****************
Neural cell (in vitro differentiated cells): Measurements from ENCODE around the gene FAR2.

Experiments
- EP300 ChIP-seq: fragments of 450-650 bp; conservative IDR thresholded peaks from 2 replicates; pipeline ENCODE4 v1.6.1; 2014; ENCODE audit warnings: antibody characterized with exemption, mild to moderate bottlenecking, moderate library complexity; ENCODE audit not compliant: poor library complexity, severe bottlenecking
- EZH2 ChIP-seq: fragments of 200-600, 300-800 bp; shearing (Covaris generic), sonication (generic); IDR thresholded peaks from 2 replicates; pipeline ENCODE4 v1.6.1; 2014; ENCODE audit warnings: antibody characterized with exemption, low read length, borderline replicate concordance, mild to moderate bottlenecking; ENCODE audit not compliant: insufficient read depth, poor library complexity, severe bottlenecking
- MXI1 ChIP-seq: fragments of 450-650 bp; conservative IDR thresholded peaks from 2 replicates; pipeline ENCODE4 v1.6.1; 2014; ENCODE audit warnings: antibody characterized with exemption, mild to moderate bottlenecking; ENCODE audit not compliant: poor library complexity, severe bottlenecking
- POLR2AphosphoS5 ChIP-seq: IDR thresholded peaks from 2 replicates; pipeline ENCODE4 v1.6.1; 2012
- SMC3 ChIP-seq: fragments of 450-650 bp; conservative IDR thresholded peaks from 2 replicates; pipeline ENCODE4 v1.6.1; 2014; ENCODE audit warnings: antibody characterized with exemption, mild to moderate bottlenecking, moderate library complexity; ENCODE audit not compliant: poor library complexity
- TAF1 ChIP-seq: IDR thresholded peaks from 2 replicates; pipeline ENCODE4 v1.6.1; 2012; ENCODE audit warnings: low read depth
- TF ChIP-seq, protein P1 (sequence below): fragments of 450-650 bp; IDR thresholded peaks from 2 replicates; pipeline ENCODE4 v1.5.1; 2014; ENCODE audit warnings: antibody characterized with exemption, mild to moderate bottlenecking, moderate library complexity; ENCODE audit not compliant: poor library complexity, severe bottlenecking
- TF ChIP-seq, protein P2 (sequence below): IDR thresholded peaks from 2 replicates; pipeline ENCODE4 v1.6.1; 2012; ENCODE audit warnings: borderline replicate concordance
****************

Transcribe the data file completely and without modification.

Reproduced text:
Neural cell (in vitro differentiated cells): Measurements from ENCODE around the gene FAR2.

Experiments
- EP300 ChIP-seq: fragments of 450-650 bp; conservative IDR thresholded peaks from 2 replicates; pipeline ENCODE4 v1.6.1; 2014; ENCODE audit warnings: antibody characterized with exemption, mild to moderate bottlenecking, moderate library complexity; ENCODE audit not compliant: poor library complexity, severe bottlenecking
- EZH2 ChIP-seq: fragments of 200-600, 300-800 bp; shearing (Covaris generic), sonication (generic); IDR thresholded peaks from 2 replicates; pipeline ENCODE4 v1.6.1; 2014; ENCODE audit warnings: antibody characterized with exemption, low read length, borderline replicate concordance, mild to moderate bottlenecking; ENCODE audit not compliant: insufficient read depth, poor library complexity, severe bottlenecking
- MXI1 ChIP-seq: fragments of 450-650 bp; conservative IDR thresholded peaks from 2 replicates; pipeline ENCODE4 v1.6.1; 2014; ENCODE audit warnings: antibody characterized with exemption, mild to moderate bottlenecking; ENCODE audit not compliant: poor library complexity, severe bottlenecking
- POLR2AphosphoS5 ChIP-seq: IDR thresholded peaks from 2 replicates; pipeline ENCODE4 v1.6.1; 2012
- SMC3 ChIP-seq: fragments of 450-650 bp; conservative IDR thresholded peaks from 2 replicates; pipeline ENCODE4 v1.6.1; 2014; ENCODE audit warnings: antibody characterized with exemption, mild to moderate bottlenecking, moderate library complexity; ENCODE audit not compliant: poor library complexity
- TAF1 ChIP-seq: IDR thresholded peaks from 2 replicates; pipeline ENCODE4 v1.6.1; 2012; ENCODE audit warnings: low read depth
- TF ChIP-seq, protein P1 (sequence below): fragments of 450-650 bp; IDR thresholded peaks from 2 replicates; pipeline ENCODE4 v1.5.1; 2014; ENCODE audit warnings: antibody characterized with exemption, mild to moderate bottlenecking, moderate library complexity; ENCODE audit not compliant: poor library complexity, severe bottlenecking
- TF ChIP-seq, protein P2 (sequence below): IDR thresholded peaks from 2 replicates; pipeline ENCODE4 v1.6.1; 2012; ENCODE audit warnings: borderline replicate concordance